FBI Warns of Massive Increase in SIM Swapping Attacks
The Federal Bureau of Investigation has warned of a surge in Subscriber Identity Module (SIM) swapping schemes that inflicted $68 million in losses last year, a considerable increase from $12 million in 2020.
Most people are aware of the various dangers lurking in the dark corners of the online world, such as malware or phishing schemes. When criminals succeed with any of these attacks, it usually involves a victim who mistakenly clicks on a link or installs a malicious app. SIM swapping attacks, though, can take place with no input from the victim, making them all the more dangerous.
In most SIM swapping attacks, criminals manage to persuade mobile phone operators to switch a number to a new SIM card, granting them access to victims' bank accounts, virtual currency accounts, and other sensitive information by compromising the multi-factor authentication.
"Criminal actors primarily conduct SIM swap schemes using social engineering, insider threat, or phishing techniques," says the FBI. "Social engineering involves a criminal actor impersonating a victim and tricking the mobile carrier into switching the victim's mobile number to a SIM card in the criminal's possession."
When calls, texts and other types of data are redirected to the new phone, criminals can take control by sending “Forgot Password” or “Account Recovery” requests to the victims’ email or online accounts. All steps in these SIM schemes skip the victim, who often finds out when it's too late.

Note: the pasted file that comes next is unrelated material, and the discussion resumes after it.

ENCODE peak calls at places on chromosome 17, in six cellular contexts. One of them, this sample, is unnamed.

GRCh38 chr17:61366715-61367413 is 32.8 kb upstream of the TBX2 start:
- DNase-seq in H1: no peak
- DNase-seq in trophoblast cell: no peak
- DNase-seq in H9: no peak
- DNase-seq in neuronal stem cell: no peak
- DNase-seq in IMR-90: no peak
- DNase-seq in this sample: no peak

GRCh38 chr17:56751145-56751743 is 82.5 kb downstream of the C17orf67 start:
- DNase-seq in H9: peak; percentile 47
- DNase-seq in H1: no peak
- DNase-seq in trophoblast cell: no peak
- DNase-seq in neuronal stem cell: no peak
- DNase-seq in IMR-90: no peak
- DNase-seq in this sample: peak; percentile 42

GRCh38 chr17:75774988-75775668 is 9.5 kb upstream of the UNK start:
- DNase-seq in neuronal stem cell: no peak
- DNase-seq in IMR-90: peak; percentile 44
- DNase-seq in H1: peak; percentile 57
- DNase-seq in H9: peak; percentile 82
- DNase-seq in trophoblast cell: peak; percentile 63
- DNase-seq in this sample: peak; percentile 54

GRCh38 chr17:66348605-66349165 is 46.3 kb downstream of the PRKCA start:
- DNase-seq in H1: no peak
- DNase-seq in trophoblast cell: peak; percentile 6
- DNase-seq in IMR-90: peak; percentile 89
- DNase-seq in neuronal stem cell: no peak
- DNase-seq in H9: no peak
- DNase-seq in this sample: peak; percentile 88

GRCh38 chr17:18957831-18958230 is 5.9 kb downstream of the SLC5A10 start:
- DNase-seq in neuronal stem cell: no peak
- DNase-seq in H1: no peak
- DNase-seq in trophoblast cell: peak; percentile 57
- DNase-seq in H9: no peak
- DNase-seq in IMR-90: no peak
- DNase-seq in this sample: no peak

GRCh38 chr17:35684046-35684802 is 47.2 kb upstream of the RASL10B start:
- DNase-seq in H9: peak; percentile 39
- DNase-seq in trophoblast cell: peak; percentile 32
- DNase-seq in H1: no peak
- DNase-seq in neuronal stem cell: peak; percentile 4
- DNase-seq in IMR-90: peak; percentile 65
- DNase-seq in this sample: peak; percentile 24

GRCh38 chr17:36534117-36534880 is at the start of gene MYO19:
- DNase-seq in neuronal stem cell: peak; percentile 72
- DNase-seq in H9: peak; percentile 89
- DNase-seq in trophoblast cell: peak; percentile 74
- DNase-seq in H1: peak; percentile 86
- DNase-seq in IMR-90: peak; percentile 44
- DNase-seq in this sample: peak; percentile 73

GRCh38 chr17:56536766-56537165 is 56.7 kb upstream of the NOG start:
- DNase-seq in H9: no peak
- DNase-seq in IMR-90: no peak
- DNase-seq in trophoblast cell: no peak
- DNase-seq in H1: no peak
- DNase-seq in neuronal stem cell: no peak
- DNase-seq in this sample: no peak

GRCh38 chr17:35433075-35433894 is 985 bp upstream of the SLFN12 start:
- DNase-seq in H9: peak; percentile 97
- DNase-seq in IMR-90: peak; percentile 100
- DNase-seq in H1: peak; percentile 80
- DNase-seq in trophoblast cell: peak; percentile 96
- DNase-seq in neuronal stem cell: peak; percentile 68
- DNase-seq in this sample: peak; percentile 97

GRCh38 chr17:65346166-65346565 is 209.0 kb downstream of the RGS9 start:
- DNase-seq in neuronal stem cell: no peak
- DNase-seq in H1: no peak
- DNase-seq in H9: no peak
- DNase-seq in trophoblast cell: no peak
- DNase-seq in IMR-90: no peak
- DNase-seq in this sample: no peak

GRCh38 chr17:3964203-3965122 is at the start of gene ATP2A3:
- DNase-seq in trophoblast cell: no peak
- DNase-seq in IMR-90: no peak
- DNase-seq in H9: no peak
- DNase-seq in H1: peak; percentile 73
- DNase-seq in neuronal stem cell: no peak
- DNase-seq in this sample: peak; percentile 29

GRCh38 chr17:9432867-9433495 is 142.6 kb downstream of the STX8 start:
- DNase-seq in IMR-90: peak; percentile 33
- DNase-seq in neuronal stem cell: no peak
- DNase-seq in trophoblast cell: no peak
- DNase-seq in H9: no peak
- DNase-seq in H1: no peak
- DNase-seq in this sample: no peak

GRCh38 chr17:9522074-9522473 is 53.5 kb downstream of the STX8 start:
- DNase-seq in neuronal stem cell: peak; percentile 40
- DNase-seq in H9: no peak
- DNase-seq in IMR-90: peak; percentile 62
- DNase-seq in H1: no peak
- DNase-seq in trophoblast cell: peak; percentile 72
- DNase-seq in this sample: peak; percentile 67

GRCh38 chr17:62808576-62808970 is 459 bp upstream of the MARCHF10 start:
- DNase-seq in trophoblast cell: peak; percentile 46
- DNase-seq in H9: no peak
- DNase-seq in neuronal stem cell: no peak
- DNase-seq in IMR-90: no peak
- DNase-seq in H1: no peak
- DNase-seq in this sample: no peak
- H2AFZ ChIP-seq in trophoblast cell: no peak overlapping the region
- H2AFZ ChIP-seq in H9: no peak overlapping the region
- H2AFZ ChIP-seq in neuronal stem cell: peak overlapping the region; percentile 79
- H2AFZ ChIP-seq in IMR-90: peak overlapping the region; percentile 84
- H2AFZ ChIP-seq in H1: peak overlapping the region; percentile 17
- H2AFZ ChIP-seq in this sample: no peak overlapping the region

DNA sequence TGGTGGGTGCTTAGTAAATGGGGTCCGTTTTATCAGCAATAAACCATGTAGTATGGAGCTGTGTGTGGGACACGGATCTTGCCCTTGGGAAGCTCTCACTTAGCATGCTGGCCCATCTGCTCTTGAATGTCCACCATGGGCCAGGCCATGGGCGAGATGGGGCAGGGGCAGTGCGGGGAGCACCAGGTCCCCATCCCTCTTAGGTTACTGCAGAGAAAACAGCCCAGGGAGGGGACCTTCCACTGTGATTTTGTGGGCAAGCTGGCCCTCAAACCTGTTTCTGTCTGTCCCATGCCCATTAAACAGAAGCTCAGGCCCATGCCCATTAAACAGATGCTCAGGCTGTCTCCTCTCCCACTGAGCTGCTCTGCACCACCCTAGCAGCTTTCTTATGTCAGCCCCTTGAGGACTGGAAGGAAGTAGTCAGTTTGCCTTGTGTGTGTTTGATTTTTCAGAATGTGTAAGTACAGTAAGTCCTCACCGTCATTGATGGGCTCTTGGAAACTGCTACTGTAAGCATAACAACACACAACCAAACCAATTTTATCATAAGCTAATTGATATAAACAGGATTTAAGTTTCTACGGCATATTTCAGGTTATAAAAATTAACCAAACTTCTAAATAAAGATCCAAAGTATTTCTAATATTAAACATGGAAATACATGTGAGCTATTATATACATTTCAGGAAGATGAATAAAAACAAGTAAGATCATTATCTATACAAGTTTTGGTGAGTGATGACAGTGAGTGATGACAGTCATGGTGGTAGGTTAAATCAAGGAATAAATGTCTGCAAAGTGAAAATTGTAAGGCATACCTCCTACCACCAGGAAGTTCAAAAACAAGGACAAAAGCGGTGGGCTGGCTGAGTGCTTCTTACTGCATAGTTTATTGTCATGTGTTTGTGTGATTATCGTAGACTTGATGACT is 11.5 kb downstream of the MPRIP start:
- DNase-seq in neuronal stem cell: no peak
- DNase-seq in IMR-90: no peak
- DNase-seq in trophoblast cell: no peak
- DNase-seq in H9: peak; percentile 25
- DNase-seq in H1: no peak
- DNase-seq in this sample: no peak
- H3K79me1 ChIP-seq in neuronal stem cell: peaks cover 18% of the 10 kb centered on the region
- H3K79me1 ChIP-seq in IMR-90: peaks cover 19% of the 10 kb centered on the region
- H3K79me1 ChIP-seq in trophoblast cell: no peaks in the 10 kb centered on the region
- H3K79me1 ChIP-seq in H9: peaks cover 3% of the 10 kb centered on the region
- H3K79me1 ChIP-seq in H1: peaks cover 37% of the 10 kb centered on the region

FIB also issued the following recommendations:
· Do not advertise information about financial assets, including ownership or investment of cryptocurrency, on social media websites and forums.
· Do not provide your mobile number account information over the phone to representatives who request your account password or PIN. Verify the call by dialing the customer service line of your mobile carrier.
· Avoid posting personal information online, such as mobile phone numbers, addresses, or other personal identifying information.
· Use a variety of unique passwords to access online accounts.
· Be aware of any changes in SMS-based connectivity.
· Use strong multi-factor authentication methods such as biometrics, physical security tokens, or standalone authentication applications to access online accounts.
· Do not store passwords, usernames, or other information for easy login on mobile device applications.
While mobile carriers have implemented many security measures that help them identify the caller as the owner of the numbers, social engineering is sometimes enough for criminals to find out what they need. The FBI also advises companies to take some preventive measures:
· Educate employees and conduct training sessions on SIM swapping.
· Carefully inspect incoming email addresses containing official correspondence for slight changes that can make fraudulent addresses appear legitimate and resemble actual clients' names.
· Set strict security protocols enabling employees to effectively verify customer credentials before changing their numbers to a new device.
· Authenticate calls from the third-party authorized retailers requesting customer information.
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